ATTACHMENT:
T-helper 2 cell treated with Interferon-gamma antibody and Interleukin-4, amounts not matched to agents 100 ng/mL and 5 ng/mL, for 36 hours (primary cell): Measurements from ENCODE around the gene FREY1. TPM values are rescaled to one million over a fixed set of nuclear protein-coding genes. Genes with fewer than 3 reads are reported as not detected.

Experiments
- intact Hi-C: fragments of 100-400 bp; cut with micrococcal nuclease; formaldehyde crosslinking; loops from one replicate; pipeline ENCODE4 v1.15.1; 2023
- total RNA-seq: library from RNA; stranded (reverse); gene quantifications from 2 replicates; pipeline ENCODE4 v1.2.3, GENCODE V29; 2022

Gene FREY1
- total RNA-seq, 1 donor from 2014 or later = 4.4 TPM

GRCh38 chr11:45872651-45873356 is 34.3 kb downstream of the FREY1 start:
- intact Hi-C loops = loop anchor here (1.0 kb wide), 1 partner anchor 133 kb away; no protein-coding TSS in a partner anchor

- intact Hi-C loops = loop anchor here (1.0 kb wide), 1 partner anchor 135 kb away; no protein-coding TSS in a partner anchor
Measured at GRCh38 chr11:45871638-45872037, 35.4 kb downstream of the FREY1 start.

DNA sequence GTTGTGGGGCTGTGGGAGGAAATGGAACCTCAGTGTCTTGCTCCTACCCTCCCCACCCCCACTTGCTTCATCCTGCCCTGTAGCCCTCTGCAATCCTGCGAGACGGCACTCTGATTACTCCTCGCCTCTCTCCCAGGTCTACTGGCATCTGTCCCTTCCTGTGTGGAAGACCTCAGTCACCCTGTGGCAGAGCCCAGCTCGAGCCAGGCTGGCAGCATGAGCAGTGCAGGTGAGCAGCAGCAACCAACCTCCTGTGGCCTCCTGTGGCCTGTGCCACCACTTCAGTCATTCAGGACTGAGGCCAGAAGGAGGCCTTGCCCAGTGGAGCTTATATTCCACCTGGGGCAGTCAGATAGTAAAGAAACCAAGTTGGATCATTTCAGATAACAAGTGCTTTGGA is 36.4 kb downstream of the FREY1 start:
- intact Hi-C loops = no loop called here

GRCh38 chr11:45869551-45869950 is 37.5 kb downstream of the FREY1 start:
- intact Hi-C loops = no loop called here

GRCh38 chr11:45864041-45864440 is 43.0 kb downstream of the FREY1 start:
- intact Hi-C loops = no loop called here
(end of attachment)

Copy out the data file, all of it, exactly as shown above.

T-helper 2 cell treated with Interferon-gamma antibody and Interleukin-4, amounts not matched to agents 100 ng/mL and 5 ng/mL, for 36 hours (primary cell): Measurements from ENCODE around the gene FREY1. TPM values are rescaled to one million over a fixed set of nuclear protein-coding genes. Genes with fewer than 3 reads are reported as not detected.

Experiments
- intact Hi-C: fragments of 100-400 bp; cut with micrococcal nuclease; formaldehyde crosslinking; loops from one replicate; pipeline ENCODE4 v1.15.1; 2023
- total RNA-seq: library from RNA; stranded (reverse); gene quantifications from 2 replicates; pipeline ENCODE4 v1.2.3, GENCODE V29; 2022

Gene FREY1
- total RNA-seq, 1 donor from 2014 or later = 4.4 TPM

GRCh38 chr11:45872651-45873356 is 34.3 kb downstream of the FREY1 start:
- intact Hi-C loops = loop anchor here (1.0 kb wide), 1 partner anchor 133 kb away; no protein-coding TSS in a partner anchor

- intact Hi-C loops = loop anchor here (1.0 kb wide), 1 partner anchor 135 kb away; no protein-coding TSS in a partner anchor
Measured at GRCh38 chr11:45871638-45872037, 35.4 kb downstream of the FREY1 start.

DNA sequence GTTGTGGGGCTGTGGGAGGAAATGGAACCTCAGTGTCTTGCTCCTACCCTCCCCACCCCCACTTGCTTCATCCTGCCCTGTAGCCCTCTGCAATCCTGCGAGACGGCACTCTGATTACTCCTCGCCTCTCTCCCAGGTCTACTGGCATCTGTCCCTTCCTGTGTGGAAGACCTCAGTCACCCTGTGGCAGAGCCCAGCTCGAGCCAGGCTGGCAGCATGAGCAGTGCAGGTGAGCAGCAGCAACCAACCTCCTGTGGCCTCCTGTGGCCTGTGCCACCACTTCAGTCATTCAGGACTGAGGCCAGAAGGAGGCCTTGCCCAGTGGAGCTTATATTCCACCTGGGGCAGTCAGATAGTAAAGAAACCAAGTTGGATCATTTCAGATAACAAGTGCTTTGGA is 36.4 kb downstream of the FREY1 start:
- intact Hi-C loops = no loop called here

GRCh38 chr11:45869551-45869950 is 37.5 kb downstream of the FREY1 start:
- intact Hi-C loops = no loop called here

GRCh38 chr11:45864041-45864440 is 43.0 kb downstream of the FREY1 start:
- intact Hi-C loops = no loop called here